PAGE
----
Signallers work with Afghan police to deliver essential aid

This news article was published under the 2010 to 2015 Conservative and Liberal Democrat coalition government

British soldiers based in Kabul have been working alongside the Afghan Uniform Police (AUP) to deliver essential aid to some of the city's poorest inhabitants.

Troops from the Kabul Joint Support Unit, based in Camp Souter in the north of the city, have been running a number of Humanitarian Aid Drops, or HAD’s, in the poorer areas of the city for some months now.

Staff Sergeant Rob Shubert, of 16 Signal Regiment, is in charge of the aid project in Kabul. He said:

The role of the Afghan Uniform Police is to interact with the community. We want the local communities to start to help themselves, so if they see any insurgents coming into the area, then we want them to feel comfortable enough to come to the AUP and report it to them.

With security for the event provided by the AUP stationed in the area, the soldiers from 16 Signal Regiment, based in Elmpt, Germany, are heavily involved with assisting the local population in the delivery of rice, blankets and cooking utensils.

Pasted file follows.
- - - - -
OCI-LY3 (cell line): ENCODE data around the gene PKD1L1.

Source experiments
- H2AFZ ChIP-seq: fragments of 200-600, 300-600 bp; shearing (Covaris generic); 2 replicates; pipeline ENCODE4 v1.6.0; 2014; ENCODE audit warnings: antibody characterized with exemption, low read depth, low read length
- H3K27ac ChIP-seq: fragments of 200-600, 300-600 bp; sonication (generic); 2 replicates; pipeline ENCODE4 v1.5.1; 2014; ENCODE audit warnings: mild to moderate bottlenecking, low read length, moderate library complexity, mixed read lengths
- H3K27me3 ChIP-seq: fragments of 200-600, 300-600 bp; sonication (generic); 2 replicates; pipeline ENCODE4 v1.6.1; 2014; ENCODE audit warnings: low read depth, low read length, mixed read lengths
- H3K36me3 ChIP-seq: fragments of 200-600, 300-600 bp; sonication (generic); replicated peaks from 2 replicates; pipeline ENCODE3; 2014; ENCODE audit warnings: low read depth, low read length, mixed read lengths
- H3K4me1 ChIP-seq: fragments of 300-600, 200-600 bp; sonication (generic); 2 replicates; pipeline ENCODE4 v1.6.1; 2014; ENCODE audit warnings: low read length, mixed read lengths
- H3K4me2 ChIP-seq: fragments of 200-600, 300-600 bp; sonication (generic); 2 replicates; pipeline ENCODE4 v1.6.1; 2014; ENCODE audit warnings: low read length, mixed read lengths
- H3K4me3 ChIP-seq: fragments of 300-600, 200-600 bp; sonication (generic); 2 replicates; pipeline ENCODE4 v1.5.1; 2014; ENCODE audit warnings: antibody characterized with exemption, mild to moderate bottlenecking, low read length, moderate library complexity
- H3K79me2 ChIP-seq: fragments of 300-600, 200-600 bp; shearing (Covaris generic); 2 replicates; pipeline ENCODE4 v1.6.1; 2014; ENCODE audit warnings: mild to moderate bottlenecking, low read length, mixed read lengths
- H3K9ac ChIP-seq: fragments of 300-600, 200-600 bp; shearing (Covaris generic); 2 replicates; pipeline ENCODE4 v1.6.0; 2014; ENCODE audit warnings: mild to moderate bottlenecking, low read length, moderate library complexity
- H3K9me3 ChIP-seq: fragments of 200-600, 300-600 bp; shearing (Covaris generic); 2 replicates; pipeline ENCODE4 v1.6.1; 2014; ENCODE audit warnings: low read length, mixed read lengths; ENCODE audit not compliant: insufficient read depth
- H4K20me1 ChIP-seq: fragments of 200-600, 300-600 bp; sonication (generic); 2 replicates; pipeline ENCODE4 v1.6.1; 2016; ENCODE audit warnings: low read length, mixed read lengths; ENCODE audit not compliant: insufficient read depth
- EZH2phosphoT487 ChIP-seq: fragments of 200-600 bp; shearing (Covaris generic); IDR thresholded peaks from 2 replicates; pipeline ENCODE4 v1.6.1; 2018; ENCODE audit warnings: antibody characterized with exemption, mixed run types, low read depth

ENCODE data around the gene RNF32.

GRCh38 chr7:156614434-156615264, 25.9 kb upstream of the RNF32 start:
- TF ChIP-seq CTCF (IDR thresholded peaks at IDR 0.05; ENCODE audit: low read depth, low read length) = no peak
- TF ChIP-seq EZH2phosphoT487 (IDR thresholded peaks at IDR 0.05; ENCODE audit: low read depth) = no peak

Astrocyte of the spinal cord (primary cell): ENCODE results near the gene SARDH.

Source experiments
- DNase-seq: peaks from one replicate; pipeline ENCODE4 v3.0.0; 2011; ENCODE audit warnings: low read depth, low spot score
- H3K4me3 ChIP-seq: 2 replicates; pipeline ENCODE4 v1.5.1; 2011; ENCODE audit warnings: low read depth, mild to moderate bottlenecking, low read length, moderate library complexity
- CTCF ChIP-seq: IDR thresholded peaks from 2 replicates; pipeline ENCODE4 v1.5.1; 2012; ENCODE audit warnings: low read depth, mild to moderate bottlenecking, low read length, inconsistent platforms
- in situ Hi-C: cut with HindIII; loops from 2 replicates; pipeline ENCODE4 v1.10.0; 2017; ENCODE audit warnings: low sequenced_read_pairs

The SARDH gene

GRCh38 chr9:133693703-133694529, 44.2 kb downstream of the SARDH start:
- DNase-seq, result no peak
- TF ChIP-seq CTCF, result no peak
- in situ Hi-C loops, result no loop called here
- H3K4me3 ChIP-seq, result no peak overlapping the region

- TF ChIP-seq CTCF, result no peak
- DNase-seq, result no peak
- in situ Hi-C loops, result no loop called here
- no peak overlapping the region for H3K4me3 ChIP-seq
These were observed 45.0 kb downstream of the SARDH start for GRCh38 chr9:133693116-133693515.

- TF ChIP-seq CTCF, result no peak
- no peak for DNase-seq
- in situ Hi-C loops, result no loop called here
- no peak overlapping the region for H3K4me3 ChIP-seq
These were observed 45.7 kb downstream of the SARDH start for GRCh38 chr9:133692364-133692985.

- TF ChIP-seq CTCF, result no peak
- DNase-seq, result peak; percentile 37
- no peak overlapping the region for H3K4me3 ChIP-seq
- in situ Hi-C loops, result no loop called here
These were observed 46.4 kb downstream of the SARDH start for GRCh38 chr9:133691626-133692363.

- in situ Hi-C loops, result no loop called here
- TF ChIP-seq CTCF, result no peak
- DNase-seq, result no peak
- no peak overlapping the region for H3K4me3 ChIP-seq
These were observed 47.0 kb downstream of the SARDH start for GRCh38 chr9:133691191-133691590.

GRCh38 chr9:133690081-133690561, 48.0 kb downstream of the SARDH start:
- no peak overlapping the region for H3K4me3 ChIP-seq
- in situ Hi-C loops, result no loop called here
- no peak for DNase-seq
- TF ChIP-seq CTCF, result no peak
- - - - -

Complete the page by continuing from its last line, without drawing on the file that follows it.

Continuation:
The Afghan Uniform Police are from the local area, they know the parents, and they know the children and community so they’re the eyes and ears of the community.

Major Kev Read of 16 Signal Regiment hands a pencil case to a child
Major Kev Read of 16 Signal Regiment hands a pencil case to a child, who is sitting atop a fence to watch the Humanitarian Aid Drop [Picture: Corporal Dek Traylor RAF, Crown Copyright/MOD 2012]

While the aid is usually delivered from the gates of Camp Souter, the decision was made to move to the Khuja Rawash Secondary School, in the heart of the community, to hold the event closer to the population.

The aid activity is conducted with heavy involvement from the community, and the local tribal elder, or Malik, is integral to deciding which families in the area are most needing and would benefit most from this aid.

The community’s response to the project has been very good. This is shown most when we are carrying out our normal patrols around the area and the community are coming up to us, saying hello and being very friendly.